Does ambulatory monitoring contribute to exercise testing and myocardial perfusion scintigraphy in the prediction of the extent of coronary artery disease in stable angina?
The role of ambulatory myocardial ischemia detection, in addition to exercise testing and myocardial perfusion scintigraphy, in the prediction of the angiographic severity of coronary artery disease in patients with stable angina was examined. Ninety-seven patients underwent ambulatory electrocardiographic monitoring, exercise testing with scintigraphy, and coronary angiography. In addition to the number of diseased vessels involved, proximal arterial segment and coronary artery jeopardy scores were calculated to evaluate the extent of disease and amount of myocardium at risk. Thirty patients (31%) had 1.8 +/- 1.8 episodes/24 hours of ambulatory ischemia (94% of episodes were asymptomatic) and were similar to 67 without ambulatory ischemia in regard to clinical characteristics, left ventricular function and mean number of diseased vessels involved. Proximal arterial segment and coronary artery jeopardy scores were greater in: (1) 30 patients with versus 67 without ambulatory ischemia (3.3 +/- 1.8 vs 1.9 +/- 1.5 [p = 0.0002] and 6.6 +/- 3.6 vs 5.0 +/- 3.4 [p = 0.03], respectively); (2) 78 with versus 19 without a positive exercise test (2.6 +/- 1.8 vs 1.4 +/- 0.8 [p = 0.0001] and 6.1 +/- 3.5 vs 3.0 +/- 2.5 [p = 0.0003], respectively); and (3) 69 with versus 6 without a positive perfusion scan (2.4 +/- 1.8 vs 1.0 +/- 0 [p = 0.0008] and 5.5 +/- 3.6 vs 2.3 +/- 2.0 [p = 0.03], respectively). In multivariate analysis, ambulatory ischemia was the best predictor of the proximal segment score, whereas exercise testing and myocardial perfusion imaging were predictive of the coronary jeopardy score.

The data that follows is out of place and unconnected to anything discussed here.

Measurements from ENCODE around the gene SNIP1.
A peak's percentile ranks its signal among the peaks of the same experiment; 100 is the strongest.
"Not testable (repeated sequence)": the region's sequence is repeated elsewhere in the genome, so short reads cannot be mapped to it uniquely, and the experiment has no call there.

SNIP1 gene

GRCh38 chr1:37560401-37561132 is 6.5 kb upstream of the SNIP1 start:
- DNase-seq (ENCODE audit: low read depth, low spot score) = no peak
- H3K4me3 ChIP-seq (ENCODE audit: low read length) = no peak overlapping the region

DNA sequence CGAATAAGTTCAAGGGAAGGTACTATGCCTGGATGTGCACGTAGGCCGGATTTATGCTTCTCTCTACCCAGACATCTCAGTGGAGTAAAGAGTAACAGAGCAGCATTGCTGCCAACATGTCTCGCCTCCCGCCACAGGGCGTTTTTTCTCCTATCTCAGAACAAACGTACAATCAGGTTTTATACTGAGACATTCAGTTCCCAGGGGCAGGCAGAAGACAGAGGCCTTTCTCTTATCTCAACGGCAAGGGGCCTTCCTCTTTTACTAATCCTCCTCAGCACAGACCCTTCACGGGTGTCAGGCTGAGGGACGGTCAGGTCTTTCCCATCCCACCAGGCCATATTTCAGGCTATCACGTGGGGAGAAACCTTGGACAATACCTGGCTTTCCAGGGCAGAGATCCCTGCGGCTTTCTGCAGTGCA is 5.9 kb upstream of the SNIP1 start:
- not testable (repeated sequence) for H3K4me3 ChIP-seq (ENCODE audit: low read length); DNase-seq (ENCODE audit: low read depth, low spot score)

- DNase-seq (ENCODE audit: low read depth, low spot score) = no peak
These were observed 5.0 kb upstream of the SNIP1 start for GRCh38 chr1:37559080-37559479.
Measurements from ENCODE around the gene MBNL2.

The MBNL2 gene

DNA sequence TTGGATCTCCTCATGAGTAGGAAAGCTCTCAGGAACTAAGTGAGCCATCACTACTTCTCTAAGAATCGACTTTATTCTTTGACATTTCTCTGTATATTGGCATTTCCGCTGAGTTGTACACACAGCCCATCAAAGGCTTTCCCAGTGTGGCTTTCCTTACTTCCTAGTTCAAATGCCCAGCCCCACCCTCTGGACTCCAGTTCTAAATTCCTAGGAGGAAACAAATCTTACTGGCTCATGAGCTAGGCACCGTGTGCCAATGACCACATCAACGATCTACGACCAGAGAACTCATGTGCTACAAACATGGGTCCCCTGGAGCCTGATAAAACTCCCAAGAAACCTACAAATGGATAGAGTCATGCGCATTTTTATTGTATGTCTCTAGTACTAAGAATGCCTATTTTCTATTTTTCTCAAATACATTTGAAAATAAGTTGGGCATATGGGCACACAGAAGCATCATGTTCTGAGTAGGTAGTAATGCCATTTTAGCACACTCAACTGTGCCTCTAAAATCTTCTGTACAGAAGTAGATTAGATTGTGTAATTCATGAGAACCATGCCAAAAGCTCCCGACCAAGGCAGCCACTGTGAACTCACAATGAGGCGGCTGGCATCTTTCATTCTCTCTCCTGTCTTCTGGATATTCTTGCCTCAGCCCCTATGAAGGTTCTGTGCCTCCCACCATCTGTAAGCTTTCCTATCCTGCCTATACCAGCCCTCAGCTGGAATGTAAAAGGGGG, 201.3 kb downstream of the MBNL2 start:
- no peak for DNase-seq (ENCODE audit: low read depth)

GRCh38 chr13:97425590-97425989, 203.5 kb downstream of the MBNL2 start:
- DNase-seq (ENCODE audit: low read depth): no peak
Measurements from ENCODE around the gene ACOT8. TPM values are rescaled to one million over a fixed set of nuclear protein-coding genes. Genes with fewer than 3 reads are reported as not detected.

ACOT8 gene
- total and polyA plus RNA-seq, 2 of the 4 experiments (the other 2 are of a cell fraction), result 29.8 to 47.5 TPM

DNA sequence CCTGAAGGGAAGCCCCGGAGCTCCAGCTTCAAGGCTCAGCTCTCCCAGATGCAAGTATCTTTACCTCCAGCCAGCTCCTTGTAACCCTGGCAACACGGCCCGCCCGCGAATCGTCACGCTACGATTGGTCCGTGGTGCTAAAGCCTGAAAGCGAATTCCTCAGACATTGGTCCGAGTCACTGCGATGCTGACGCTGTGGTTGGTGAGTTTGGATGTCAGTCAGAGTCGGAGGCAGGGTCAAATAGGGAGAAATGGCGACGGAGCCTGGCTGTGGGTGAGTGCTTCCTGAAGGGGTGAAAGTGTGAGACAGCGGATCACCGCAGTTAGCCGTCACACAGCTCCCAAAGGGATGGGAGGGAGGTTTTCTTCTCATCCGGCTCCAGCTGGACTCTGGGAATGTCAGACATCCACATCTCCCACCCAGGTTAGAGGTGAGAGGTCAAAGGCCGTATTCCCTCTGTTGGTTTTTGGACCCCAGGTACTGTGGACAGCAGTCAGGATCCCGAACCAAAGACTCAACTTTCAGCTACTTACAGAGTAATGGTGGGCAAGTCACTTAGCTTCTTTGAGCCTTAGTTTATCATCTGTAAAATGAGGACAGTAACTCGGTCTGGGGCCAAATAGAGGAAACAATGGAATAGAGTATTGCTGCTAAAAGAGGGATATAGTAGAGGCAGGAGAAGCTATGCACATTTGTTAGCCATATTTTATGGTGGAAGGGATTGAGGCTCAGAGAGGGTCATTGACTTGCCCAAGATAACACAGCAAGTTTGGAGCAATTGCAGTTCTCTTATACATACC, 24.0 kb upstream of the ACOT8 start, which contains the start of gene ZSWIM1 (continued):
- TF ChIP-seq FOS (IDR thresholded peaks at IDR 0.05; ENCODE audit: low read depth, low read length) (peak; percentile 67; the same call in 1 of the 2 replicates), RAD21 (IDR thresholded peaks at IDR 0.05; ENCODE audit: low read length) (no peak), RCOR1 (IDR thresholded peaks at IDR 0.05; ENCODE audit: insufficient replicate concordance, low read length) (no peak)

Goodman, SG; Freeman, MR; Armstrong, PW; Langer, A
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